Why Self-Serve Digital Ads Will Transform State Legislative Campaigns

Chamber of the Texas House of Representatives

Targeted online political advertising is only for the big dogs — true or false? A year ago, largely true: except for specialized outlets like Facebook, Twitter and Google, providers generally required campaigns to slap down a minimum of five figures to buy digital advertising targeted at particular sets of voters, for instance using voter-file targeting via cookies and other methods. But the ad-targeting world changed in 2014, with vendors like DSPolitical (via DemocraticAds.com), CampaignGrid (via CampaignGridDirect) and Targeted Victory launching “self-serve” platforms that allow down-ballot campaigns for state legislature, mayor, city council and even school board to buy banner ads and even pre-roll video ads (if enough volume is available) that appear on a huge range of content websites, all targetable at particular slices of their own electorates.

This change will transform the ways savvy state and local campaigns reach voters online. Why? In the past, these candidates could rarely access advertising channels that targeted only their constituents, much less particular voter segments or demographics. Think about a state legislative candidate in New York City: TV’s useless in tiny, convoluted districts except for geo-targeted cable, because almost every viewer will be outside the district and unable to vote for the candidate. Rural legislators often had better options, since they could leverage local radio, TV or newspapers. But even they would waste many ad impressions on people outside their district lines, on nonvoters or on voters immune to their messaging. A wasted ad is wasted money! Their best targeting options involved paper and shoe leather: direct mail and canvassing/phonebanking.

Self-serve platforms change this dynamic, giving small and/or local campaigns essentially the same online voter-targeting options that statewide or federal candidates have come to rely on over the past couple of election cycles. You need to reach registered voters in four specific zip codes who are female between the ages of 25 and 45? As long as your budget is big enough to hit the ad platform’s minimum (typically a few hundred dollars rather than tens of thousands), that’s no problem at all. And systems like DemocraticAds.com provide templates to allow campaigns without access to a graphic designer to create ads — all you need is a message, a target and a credit card to get running.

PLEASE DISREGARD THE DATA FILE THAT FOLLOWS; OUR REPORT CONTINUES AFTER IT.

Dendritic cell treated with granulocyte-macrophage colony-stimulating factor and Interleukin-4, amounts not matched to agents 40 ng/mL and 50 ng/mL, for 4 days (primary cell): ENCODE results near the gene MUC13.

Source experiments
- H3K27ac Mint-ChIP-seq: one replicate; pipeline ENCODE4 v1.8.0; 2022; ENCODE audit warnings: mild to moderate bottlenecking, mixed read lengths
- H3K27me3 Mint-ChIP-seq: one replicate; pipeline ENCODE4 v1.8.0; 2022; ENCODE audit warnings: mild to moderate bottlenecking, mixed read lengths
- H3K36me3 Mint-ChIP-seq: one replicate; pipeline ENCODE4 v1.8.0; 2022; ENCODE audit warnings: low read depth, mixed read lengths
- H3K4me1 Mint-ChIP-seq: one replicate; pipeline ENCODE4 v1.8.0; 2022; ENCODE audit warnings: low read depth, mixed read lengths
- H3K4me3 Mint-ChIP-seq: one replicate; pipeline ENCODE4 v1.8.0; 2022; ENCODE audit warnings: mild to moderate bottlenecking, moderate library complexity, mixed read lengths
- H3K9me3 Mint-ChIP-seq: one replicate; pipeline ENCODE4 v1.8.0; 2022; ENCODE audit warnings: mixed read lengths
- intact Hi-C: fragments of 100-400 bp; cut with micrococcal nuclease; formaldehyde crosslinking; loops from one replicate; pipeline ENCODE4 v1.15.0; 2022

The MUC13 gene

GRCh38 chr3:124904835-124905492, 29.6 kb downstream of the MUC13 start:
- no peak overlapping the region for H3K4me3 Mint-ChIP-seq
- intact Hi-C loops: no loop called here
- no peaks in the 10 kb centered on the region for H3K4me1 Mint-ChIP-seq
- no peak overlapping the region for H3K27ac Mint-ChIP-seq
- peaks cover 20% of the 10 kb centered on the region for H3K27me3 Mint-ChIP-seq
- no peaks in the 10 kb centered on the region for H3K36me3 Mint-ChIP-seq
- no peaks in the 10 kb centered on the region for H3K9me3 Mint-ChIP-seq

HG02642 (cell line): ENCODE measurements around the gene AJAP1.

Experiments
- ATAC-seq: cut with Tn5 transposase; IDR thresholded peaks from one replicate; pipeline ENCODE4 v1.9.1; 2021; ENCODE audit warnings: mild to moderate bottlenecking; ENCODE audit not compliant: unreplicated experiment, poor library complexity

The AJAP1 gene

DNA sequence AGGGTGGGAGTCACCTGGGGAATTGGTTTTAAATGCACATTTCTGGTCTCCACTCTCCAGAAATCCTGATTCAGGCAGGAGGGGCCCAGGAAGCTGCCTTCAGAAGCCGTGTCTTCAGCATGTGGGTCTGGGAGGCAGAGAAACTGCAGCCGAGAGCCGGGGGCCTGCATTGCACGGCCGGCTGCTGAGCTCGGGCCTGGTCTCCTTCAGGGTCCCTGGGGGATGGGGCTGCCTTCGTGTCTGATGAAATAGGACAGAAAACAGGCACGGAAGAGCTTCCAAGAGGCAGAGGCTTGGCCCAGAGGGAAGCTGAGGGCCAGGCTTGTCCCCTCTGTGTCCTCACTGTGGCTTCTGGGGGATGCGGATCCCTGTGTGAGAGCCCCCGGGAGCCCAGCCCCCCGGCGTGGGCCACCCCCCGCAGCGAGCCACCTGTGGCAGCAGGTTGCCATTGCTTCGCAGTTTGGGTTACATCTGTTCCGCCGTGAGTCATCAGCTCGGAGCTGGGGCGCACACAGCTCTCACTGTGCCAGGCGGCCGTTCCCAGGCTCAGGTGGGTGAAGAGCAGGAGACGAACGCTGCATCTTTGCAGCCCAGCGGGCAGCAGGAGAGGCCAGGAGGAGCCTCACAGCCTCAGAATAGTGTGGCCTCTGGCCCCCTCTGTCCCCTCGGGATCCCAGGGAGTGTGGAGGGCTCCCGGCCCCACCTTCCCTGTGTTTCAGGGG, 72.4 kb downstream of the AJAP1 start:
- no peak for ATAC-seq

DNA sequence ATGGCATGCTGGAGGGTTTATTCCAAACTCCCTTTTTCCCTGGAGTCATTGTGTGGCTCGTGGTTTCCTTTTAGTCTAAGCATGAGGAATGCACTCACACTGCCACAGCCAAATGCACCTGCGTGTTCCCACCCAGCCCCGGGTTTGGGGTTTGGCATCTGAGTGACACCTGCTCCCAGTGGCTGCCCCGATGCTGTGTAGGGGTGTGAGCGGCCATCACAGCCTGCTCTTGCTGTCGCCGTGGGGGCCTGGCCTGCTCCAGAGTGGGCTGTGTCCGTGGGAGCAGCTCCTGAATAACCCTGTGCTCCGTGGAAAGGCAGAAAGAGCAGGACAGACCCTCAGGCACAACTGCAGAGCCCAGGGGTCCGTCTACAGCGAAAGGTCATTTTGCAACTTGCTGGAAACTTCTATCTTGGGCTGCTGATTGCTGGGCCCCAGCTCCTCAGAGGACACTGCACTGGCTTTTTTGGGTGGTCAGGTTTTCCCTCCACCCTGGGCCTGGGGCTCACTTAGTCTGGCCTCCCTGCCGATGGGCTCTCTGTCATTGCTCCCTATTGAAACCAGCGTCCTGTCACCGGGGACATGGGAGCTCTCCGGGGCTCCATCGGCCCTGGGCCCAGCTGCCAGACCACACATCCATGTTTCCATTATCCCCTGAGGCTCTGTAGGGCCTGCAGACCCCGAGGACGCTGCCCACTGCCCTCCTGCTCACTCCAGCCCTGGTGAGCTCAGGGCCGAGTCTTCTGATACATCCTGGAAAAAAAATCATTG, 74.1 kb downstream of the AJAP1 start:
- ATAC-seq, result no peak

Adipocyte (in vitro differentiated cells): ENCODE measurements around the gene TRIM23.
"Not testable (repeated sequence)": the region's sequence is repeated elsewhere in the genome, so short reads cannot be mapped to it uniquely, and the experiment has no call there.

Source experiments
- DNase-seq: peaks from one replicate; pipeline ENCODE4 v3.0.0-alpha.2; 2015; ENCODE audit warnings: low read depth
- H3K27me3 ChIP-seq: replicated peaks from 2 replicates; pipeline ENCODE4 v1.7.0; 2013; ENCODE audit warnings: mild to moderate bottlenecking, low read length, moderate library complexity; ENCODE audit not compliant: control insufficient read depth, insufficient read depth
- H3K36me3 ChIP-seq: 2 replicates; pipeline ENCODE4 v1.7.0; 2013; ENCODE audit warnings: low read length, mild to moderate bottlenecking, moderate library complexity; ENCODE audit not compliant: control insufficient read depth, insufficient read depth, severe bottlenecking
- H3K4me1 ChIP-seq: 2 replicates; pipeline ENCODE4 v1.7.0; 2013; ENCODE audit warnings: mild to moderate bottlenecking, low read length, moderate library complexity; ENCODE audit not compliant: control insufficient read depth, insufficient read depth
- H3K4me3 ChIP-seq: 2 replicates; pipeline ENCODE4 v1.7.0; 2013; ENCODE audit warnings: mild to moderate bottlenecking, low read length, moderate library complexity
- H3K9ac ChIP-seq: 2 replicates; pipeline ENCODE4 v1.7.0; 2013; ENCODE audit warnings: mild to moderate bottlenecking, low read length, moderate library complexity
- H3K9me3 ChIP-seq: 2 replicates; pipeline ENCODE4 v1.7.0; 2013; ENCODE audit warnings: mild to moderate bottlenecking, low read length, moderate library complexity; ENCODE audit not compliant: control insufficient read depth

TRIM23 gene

Though these platforms launched fairly late in the 2014 cycle, local campaigns have already jumped on them. Some 42% of the volume served on DemocraticAds.com this year was for state legislative campaigns, for example, in part because the Democratic Legislative Campaign Committee encouraged candidates to hop on board [Update: it turns out that the 42% number was for state rep/lower house races. If you add in state senate/upper house races, the percentage jumps to 63%]. As more campaigns begin to understand both the value of targeted advertising and the ease of buying it via self-serve portals, expect to see the percentage of local campaign budgets dedicated to targeted online ads jump dramatically…very likely, much to the dismay of direct-mail vendors. Voter targeting is going digital, up and down the ballot.

Photo of the Texas House Chamber courtesy Wikipedia. [Ed. note] I worked as a legislative staffer in this building from 1991 to 1995, so this view is very, very familiar.


Written by
Colin Delany
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